The European Prison Training Academies (EPTA).

Since its inception, the Academy of Justice has continued to be a member of a network of academies and institutions providing research and training in the field of penitentiary, security and forensic science – the European Prison Training Academies (EPTA).

The network was initiated in 2008. EPTA members represent all countries of the European Union and the Council of Europe. The network implements – with the participation of EuroPris (an EU agency) – European grants in the area of research and training of the prison service. A key event for the transfer of experience and research results is the annual EPTA conference organised each time in the country of the presidency.

In 2020, the Academy of Justice won the trust of EPTA members and assumed the presidency of the network.

The EPTA Presidency is a unique honour and recognition for the young but intensively and successively developing Academy of Justice. The presidential function was previously held by established national and international actors. Being entrusted with the task of leading an international, European network implementing EU grants is an exceptional situation and bodes well for the future.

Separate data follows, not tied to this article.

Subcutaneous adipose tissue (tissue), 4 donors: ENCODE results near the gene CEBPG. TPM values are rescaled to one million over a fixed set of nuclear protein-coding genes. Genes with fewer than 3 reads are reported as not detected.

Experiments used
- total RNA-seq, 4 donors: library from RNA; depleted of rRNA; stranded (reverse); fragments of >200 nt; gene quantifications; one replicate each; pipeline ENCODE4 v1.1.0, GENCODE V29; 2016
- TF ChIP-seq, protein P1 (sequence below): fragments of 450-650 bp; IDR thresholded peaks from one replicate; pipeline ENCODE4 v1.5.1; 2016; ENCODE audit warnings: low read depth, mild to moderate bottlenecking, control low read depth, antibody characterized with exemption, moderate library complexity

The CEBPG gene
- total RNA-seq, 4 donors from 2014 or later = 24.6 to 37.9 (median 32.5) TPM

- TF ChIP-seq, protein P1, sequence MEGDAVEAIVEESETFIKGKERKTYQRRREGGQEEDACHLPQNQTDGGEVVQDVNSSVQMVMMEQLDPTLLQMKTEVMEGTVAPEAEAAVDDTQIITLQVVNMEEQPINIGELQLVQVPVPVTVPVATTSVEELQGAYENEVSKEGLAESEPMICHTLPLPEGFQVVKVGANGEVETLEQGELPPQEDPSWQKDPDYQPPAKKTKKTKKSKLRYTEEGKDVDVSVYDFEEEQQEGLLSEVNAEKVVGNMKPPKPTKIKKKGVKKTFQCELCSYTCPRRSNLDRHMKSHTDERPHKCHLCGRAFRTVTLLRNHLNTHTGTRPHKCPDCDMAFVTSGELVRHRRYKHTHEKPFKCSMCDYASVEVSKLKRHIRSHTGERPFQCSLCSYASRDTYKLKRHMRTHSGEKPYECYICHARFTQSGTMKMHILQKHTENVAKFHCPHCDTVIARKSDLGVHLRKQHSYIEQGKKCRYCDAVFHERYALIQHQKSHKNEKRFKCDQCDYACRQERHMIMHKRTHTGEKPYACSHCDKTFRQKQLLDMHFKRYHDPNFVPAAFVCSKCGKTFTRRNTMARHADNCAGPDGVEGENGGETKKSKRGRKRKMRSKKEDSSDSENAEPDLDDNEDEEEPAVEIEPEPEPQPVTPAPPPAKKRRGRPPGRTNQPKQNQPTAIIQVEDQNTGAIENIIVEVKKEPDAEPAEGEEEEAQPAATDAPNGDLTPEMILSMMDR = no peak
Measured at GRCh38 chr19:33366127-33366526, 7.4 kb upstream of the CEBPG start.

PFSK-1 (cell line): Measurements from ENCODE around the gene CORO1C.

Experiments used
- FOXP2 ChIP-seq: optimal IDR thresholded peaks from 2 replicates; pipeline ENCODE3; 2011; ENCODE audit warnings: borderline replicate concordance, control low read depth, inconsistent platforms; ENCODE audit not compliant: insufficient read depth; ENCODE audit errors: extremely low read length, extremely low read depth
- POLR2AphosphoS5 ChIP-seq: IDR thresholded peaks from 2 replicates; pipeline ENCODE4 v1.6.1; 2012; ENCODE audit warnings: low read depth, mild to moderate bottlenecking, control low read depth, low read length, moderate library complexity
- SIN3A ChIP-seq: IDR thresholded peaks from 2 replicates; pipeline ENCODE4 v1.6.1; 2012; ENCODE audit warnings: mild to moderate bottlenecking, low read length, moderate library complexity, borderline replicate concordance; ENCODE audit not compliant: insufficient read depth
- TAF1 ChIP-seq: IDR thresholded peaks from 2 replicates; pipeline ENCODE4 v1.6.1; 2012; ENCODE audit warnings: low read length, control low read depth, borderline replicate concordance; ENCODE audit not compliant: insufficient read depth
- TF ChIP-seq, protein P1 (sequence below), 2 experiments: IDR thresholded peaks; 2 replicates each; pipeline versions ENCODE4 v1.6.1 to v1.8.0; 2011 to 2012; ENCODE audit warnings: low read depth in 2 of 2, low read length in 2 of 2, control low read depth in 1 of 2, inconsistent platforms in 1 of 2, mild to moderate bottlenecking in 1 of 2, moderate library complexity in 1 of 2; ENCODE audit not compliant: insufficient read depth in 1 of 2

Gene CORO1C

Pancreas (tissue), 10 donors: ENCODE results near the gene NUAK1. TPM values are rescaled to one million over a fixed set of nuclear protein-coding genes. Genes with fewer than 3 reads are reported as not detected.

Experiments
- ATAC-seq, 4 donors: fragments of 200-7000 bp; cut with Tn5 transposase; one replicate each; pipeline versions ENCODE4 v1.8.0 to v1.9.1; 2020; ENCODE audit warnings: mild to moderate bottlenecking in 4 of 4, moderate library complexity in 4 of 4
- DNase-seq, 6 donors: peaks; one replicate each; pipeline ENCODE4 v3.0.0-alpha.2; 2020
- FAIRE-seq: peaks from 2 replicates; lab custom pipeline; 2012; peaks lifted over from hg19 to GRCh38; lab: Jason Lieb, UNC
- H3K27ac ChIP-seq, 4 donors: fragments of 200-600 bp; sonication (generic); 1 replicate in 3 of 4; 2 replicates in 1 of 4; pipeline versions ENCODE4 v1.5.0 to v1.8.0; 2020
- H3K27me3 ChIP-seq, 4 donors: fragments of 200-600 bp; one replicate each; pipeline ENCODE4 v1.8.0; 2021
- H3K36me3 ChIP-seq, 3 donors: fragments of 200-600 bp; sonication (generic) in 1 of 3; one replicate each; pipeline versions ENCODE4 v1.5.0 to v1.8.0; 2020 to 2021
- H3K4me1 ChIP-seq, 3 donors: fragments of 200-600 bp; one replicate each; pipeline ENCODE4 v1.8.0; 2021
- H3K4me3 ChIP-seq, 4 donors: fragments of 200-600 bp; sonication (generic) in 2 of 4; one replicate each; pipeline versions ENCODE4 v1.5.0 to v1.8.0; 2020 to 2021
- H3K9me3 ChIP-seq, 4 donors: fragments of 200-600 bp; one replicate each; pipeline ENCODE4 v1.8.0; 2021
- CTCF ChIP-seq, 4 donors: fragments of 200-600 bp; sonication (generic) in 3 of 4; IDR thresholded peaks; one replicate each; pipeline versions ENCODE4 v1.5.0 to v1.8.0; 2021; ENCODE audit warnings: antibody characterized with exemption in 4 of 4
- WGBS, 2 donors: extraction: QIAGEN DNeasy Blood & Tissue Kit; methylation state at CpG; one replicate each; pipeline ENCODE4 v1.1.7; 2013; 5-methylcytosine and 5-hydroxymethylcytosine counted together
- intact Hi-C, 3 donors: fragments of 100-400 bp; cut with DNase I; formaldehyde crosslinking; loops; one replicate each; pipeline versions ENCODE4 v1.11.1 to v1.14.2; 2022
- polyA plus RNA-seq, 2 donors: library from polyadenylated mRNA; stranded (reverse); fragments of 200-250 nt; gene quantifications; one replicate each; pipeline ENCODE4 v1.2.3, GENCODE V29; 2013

During the Presidency, the Academy of Justice guides developments, oversees the work of the EPTA Steering Committee and acts as the main organiser and host of the annual conference. During the 2021 term, in addition to the firecamps implemented under the European grant, the Presidency developed a programme of scientific seminars.

Inaugural seminar entitled: ENAP Seminar on Counteracting Alcoholism was held on 22 April 2021 (VIRTUAL). It was conducted as part of the EPTA network’s series of practical seminars and was devoted to prevention of and counteracting alcoholism. The event was attended by representatives from 6 European countries.

EPTA Annual Conference 2021 (21–23 September 2021, Warsaw) – the annual conference hosted speakers from most EPTA member institutions. Due to the pandemic, the 14th edition was organised in hybrid mode: in Warsaw, Kalisz and online. The theme of the conference was “Prison Service in Time of COVID: Impact on training and teaching”.

The first day of the conference began with the opening ceremony, which was conducted by Rector-Commander Marcin Strzelec, Gen. PhD., together with a special guest of the ceremony Undersecretary of State at the Ministry of Justice Marcin Romanowski, PhD.